envious, like Sapia the Sienese, wished others ill. Similarly, the travelers hear Beati pacifici
(Blessed are the peacemakers), from the seventh Beatitude, as they leave the terrace where the
wrathful are blinded by heavy smoke. This smoke is a metaphor for the clouds of anger they had
once unleashed (17.67–69).
To return to the other kind of music in Purgatorio, that of the troubadours, it is important to note
that Casella’s song is the only explicit example of troubadour music in this cantica. The fact that
Dante assigned a poet and a troubadour to the terrace of the lustful in canto 26 suggests an
interesting attitude toward this type of music. Here we find Guido Guinizzelli, whom Dante
acknowledges as “il padre mio,” his poetic father and the originator of the dolce stil novo, and

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the troubadour Arnaut Daniel, whom Guido praises as the finest of vernacular poets. Dante’s
choice of words for Arnaut’s disappearance back into the fire is significant: “Poi s’ascose nel
foco che li affina” [Then, in the fire that refines, he hid] (26.148). Affinare means “to refine,” but
also “to tune”—a pun with deeper meaning because here it is the musician’s soul that needs
tuning.
Dante’s treatment of troubadours and their sins throughout the Commedia provides a general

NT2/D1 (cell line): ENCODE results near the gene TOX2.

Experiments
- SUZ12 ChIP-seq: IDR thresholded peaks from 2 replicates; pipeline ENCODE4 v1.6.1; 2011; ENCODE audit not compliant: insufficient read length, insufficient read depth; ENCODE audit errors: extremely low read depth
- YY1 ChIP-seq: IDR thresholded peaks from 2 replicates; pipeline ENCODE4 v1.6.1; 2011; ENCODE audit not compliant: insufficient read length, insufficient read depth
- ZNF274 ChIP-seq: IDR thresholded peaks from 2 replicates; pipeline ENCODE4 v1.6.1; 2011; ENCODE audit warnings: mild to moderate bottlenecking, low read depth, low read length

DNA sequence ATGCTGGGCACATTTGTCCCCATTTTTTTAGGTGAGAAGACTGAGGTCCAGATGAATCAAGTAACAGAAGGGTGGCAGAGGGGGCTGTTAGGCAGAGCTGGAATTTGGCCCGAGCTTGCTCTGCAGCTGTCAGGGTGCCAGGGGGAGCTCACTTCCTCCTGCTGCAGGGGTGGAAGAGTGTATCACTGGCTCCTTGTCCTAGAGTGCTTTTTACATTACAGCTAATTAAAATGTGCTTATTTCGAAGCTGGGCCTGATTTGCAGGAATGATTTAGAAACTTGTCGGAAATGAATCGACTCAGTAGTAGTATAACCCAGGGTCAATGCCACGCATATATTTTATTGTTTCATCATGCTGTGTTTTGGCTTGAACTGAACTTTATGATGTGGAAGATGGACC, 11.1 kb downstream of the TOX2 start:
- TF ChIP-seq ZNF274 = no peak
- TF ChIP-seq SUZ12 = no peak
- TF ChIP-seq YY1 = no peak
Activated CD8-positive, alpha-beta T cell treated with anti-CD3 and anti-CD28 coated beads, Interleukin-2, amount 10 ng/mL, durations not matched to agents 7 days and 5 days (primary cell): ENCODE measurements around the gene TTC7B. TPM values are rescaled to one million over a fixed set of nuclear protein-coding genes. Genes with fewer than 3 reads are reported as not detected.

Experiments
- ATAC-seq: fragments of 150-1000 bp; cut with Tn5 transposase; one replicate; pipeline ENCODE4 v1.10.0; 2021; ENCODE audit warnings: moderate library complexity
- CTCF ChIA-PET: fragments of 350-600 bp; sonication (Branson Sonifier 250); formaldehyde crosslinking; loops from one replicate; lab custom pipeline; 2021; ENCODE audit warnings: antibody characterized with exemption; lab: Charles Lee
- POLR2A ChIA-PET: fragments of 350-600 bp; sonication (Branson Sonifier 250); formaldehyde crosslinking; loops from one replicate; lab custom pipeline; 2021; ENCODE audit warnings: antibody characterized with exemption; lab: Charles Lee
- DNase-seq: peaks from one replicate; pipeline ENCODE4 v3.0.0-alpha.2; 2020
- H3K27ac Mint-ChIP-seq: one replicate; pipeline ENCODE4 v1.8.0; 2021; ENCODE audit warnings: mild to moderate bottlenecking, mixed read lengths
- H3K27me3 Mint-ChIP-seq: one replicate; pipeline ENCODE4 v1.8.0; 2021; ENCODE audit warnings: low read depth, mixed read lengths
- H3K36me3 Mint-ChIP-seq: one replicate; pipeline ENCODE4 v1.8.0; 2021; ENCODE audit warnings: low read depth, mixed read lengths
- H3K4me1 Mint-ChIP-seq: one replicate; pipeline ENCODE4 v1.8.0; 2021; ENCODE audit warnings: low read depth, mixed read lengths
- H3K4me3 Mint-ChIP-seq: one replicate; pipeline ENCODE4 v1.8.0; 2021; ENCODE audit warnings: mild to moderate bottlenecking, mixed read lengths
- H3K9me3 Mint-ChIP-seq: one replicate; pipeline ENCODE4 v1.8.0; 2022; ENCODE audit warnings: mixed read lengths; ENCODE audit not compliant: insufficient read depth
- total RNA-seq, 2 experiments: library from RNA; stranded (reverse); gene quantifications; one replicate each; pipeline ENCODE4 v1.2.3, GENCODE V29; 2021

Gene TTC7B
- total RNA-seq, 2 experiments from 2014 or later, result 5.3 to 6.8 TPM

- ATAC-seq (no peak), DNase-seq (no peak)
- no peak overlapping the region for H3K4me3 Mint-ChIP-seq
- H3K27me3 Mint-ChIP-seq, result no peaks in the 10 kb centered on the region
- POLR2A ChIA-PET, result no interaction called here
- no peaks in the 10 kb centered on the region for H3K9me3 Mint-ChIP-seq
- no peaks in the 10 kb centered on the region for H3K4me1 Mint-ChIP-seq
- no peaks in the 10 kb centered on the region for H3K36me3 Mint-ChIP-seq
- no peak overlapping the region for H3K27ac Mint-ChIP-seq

lesson about the proper uses of art. Bertran de Born ends up in Hell not only for splitting Henry
II from his son, but for using politicized art—the sirventes—to do so. Arnaut is in Purgatory for
writing love poetry that was lustful and immoral, although not divisive to society. Looking ahead
(or up!) at Paradiso, the troubadour Folquet de Marseilles is in Heaven because in life he chose
God over earthly values by becoming a bishop. This may signal an evolution in Dante’s thought
from the De vulgari eloquentia, in which he discusses some of these poets on their poetic merits,
to the Commedia, in which he makes moral judgments about them.20
While scholars routinely point out the penitential purpose of the liturgical music in Purgatorio,
they tend not to question how the hymns and psalms were sung. Dante’s descriptions of the